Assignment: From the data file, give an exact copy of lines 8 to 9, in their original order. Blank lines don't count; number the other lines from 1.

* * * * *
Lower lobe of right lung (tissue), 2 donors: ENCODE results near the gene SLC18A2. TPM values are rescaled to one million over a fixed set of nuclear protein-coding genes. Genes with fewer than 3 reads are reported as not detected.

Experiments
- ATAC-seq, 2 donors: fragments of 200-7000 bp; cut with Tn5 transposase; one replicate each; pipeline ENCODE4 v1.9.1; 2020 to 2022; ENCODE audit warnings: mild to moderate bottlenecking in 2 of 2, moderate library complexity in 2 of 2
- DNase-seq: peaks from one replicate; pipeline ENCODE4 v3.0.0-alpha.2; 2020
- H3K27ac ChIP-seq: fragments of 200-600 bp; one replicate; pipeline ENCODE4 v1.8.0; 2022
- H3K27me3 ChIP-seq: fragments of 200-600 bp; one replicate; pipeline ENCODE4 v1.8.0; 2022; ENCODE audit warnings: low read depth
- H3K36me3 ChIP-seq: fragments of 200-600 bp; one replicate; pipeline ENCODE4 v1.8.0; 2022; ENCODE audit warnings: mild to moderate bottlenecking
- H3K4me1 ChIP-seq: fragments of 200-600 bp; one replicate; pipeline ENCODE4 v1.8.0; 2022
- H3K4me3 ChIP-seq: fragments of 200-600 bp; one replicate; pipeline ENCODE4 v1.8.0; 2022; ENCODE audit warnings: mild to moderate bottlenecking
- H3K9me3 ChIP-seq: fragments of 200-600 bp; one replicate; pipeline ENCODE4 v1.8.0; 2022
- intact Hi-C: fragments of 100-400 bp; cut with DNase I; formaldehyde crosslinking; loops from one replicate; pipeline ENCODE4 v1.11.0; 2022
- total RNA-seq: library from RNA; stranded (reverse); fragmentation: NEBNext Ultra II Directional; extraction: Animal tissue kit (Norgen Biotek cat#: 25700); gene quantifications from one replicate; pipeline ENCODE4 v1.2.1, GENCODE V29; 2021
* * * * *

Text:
- H3K4me1 ChIP-seq: fragments of 200-600 bp; one replicate; pipeline ENCODE4 v1.8.0; 2022
- H3K4me3 ChIP-seq: fragments of 200-600 bp; one replicate; pipeline ENCODE4 v1.8.0; 2022; ENCODE audit warnings: mild to moderate bottlenecking